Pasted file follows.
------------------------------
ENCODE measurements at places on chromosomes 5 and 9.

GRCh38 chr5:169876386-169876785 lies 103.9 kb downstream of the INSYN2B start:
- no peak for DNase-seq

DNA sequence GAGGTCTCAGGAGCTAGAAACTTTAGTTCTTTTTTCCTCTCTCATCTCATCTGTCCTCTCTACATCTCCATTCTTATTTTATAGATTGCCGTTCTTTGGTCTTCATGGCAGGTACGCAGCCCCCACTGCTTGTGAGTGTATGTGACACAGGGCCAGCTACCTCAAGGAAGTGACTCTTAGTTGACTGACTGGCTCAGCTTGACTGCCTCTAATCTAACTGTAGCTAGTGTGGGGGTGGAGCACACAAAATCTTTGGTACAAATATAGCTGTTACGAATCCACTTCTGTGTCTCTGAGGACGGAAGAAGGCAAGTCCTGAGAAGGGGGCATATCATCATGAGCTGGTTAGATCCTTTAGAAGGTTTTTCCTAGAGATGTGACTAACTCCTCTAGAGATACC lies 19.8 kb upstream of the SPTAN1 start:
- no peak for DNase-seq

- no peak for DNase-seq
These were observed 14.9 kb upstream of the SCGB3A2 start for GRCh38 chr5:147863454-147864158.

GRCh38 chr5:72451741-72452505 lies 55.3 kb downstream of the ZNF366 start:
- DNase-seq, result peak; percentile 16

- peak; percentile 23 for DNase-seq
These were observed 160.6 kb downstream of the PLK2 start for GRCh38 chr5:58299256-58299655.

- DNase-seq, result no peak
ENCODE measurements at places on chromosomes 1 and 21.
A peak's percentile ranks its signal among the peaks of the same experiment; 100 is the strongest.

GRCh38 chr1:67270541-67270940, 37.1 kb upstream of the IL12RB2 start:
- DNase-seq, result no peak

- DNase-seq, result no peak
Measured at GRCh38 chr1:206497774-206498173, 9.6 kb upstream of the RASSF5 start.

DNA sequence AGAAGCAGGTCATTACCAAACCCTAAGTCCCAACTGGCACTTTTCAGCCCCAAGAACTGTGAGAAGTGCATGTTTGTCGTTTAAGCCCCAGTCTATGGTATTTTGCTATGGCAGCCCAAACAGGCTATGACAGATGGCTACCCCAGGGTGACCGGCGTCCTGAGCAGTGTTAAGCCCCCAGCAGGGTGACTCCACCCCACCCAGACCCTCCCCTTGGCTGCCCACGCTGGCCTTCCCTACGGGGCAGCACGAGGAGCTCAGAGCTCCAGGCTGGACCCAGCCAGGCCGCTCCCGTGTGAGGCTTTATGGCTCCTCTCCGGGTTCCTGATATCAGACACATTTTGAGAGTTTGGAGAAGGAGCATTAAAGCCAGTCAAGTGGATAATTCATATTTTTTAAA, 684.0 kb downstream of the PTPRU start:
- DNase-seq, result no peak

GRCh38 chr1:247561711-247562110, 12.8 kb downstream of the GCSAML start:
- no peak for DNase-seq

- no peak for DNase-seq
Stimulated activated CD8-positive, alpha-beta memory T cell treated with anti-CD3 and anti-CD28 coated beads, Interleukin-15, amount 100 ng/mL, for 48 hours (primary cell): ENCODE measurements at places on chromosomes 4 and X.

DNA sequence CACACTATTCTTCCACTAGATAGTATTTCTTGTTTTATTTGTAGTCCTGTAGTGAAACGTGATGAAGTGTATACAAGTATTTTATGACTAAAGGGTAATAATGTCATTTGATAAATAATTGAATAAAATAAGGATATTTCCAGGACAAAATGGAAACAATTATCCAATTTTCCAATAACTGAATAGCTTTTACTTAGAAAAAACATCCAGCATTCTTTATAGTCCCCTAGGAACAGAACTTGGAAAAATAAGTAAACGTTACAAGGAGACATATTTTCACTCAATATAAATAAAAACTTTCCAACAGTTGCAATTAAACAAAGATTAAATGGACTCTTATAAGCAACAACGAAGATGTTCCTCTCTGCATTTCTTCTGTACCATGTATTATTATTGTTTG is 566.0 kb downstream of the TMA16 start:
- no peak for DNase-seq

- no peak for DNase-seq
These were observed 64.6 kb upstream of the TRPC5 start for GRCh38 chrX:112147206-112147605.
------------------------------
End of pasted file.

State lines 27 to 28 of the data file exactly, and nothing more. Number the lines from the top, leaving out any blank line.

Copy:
- no peak for DNase-seq
These were observed 64.6 kb upstream of the TRPC5 start for GRCh38 chrX:112147206-112147605.